ESCAMBIA COUNTY, Fla. — A Florida woman is suing her daughter’s former health care provider and three of its employees, alleging the developmentally disabled 23-year-old was raped, impregnated and injured while in their care.
The lawsuit, filed on behalf of the patient, says National Mentor Healthcare’s Pensacola Cluster failed to take proper care of the woman, who has profound intellectual disabilities, a neurological disorder called Rett syndrome and other physical ailments.
The patient is nonverbal and immobile, the lawsuit says. She also has trouble using her hands and arms.
“Our client’s mother is outraged and devastated by what happened to her daughter, and wants to protect her daughter from abuse and for her daughter to be safe,” attorney James Green Jr. said in a statement Thursday.
The Escambia County Sheriff’s Office investigated the case last year and said it couldn’t identify a suspect and had exhausted all leads.
The daughter lived at the Pensacola Cluster intermediate-care facility from September 28, 2010, until February 7. On weekdays, she attended Escambia Westgate School, which is for people with intellectual and physical disabilities, according to the lawsuit.
In late January 2018, Westgate employees who change the woman’s diapers observed behavioral changes and physical injuries to the plaintiff, specifically bruising on her hip, the lawsuit says. They said she was crying and appeared to be in pain.
The lawsuit says Westgate staff notified Pensacola Cluster in three phone calls and in an email with concerns about injuries to the woman. Despite the calls, the suit says, the employees of Florida Mentor, which is part of Boston-based National Mentor Healthcare, didn’t report the woman’s injuries to state authorities.
The lawsuit also names Jennifer Prorock, an area director/administrator; Joyce Stokes, director of nursing; and Shaneice Pace, assistant director of nursing. CNN could not reach any of the women for comment.
When the woman was sent to a doctor after the third contact from Westgate, an X-ray was ordered that uncovered a broken hip.
She needed surgery, the court document says. During a pre-surgery check, medical authorities discovered she was pregnant and did a sexual assault exam.
The lawsuit says the patient had a miscarriage, but it doesn’t say when.
The executive director of the Mentor Network, which oversees the Pensacola Cluster, said the facility is cooperating with the investigation and the company is committed to making a positive difference with patients.
“We take our obligation to ensure the well-being of those we serve very seriously, including compliance with all reporting requirements,” Carol Swanson said. “As part of our overall commitment to continuous quality improvement, we regularly review our protocols with the goal of enhancing the quality of our services and minimizing any risk to the health and safety of the individuals we support.”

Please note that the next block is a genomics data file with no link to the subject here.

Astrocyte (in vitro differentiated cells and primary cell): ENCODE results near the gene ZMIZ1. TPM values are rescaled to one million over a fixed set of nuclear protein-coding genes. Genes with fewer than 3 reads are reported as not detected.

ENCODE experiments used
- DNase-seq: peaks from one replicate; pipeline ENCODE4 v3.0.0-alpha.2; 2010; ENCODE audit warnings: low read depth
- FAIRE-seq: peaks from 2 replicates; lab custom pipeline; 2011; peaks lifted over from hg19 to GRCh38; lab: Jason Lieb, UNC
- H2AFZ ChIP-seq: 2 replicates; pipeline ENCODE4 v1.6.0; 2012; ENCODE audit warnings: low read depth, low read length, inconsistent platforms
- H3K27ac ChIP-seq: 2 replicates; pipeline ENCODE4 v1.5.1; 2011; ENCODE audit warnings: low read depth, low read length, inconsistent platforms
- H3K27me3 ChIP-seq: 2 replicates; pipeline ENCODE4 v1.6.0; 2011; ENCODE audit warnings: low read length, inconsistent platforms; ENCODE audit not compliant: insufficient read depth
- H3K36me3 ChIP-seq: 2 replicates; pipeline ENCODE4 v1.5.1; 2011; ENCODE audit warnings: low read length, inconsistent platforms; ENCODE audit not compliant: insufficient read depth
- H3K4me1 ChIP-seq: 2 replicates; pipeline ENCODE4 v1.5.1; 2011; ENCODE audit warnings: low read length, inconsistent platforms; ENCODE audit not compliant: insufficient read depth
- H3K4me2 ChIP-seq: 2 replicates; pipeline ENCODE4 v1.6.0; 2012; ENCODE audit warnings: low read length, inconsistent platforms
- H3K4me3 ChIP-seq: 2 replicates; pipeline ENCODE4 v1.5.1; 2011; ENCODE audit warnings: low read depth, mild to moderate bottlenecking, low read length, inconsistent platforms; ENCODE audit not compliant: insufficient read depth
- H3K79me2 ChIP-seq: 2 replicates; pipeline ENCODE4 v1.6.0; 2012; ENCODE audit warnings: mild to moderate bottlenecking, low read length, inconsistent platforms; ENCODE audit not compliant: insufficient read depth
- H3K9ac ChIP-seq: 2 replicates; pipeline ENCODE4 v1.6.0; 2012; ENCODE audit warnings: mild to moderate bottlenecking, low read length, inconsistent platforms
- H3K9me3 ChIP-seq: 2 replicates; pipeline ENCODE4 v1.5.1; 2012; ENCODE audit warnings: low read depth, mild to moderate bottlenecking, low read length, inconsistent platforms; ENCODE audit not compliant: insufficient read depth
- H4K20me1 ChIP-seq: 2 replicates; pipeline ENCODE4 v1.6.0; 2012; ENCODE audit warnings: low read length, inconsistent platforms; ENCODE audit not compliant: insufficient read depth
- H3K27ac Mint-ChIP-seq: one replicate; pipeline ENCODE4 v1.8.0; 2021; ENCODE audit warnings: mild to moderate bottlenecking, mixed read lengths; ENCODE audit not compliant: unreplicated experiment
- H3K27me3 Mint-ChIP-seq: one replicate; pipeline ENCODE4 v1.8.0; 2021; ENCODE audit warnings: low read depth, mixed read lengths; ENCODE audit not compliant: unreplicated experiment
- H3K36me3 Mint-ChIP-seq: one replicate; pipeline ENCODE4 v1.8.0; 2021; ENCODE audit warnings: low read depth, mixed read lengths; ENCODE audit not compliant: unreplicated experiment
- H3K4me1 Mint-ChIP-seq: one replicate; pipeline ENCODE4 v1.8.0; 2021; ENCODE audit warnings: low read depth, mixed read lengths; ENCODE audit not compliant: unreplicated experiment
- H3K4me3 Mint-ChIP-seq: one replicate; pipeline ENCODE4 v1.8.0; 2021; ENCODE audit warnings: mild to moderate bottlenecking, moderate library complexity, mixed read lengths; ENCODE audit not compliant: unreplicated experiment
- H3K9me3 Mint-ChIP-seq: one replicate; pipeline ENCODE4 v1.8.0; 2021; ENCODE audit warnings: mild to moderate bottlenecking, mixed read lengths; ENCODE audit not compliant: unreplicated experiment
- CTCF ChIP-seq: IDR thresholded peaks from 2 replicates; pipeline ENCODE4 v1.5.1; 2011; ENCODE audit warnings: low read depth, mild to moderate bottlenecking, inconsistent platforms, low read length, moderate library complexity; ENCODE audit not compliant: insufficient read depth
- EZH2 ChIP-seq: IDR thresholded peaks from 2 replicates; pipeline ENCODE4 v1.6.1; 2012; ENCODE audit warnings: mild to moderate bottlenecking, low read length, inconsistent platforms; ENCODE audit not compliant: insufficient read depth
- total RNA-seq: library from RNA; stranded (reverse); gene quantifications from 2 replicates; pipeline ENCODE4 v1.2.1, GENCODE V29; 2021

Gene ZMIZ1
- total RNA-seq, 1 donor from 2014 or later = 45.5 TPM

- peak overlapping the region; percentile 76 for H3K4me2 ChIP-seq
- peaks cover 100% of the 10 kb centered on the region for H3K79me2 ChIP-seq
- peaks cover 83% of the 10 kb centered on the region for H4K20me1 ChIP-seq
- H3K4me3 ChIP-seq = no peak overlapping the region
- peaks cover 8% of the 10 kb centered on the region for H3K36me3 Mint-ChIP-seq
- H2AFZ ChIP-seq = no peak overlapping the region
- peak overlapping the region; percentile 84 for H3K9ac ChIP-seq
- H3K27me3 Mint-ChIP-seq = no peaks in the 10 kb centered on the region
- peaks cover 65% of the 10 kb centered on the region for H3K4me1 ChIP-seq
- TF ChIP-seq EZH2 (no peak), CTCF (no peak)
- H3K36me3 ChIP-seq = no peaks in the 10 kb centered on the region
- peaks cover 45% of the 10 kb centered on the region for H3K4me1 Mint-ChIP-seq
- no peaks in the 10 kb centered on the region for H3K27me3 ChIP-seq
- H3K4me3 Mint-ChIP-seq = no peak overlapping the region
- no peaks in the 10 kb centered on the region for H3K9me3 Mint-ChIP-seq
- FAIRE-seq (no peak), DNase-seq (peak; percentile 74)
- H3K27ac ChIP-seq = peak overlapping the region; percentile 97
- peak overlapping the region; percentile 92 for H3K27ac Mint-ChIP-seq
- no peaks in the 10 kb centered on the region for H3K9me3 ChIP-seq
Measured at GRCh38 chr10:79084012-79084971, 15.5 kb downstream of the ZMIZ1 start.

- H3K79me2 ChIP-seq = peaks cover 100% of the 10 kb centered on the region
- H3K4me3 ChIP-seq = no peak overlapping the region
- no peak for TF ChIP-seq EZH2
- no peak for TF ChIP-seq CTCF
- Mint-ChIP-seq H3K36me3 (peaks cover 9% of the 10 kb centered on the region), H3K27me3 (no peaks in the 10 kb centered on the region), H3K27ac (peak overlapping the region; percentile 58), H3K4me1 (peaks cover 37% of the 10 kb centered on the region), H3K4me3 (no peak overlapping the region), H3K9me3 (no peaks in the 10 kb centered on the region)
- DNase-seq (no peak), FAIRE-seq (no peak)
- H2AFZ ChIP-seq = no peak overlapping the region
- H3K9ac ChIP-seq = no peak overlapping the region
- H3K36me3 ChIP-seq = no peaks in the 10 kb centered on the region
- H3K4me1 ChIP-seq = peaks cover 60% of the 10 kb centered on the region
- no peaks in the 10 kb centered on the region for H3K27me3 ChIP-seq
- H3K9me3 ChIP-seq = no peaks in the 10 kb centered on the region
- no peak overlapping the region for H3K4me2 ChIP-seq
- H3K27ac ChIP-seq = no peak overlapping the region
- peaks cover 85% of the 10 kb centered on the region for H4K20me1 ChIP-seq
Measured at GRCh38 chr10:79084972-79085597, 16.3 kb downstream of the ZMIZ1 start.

Sheriff says kit didn’t find DNA
The lawsuit asks for unspecified damages and for costs covering medical and legal expenses and money spent on moving the woman to a new facility. The mother is the legal guardian of the 23-year-old woman.
The sheriff’s office said in a social media post authorities using a sexual assault kit were unable to find someone else’s DNA.
“We are confident that all investigative leads have been exhausted,” the department said on Facebook.
In a follow-up statement Friday, the sheriff’s office said it shared the public’s concern about the alleged assault and subsequent pregnancy, and asked for “understanding of our legal restrictions in disclosing many aspects of this case.”
The statement also addressed concerns regarding the DNA analysis.
“We will disclose that at no time was there any evidence made available from the pregnancy that would have allowed DNA testing,” spokeswoman Amber Southard said. “Without the ability to establish a DNA profile of a suspect this procedure will not lend itself to identifying a suspect.”
Investigators conducted DNA analysis and interviews with people who had contact with the woman, the statement said, but there weren’t any matches because the office lacked an “initial” DNA profile.
A February 22 report from the Florida Agency for Health Care Administration found nine deficiencies at the facility.
The agency’s investigation also found that Westgate records indicate that employees at the facility only responded “OK” when school staff informed them of the patient’s injuries.
During an interview with a state investigator, Prorock said that after receiving an email from the patient’s teacher, she met with Stokes and another employee and was told the patient had not acted “weird” during the weekend, according to the report.
Prorock told the investigator that someone examined the woman’s physical condition and found no problems.
The administrator told an investigator she thought the woman’s injuries may have been caused by an ill-fitting wheelchair.
No one at the Pensacola Cluster took action regarding the injuries until after a state investigator came to the facility, the report said.
Another review in March found the facility to be back in compliance and “all deficiencies were found to be corrected.”
“Because of patient privacy laws, we cannot comment on a specific case,” said Shelisha Coleman, spokeswoman for that Florida agency.
CNN was unable to reach officials at Escambia Westgate School for comment.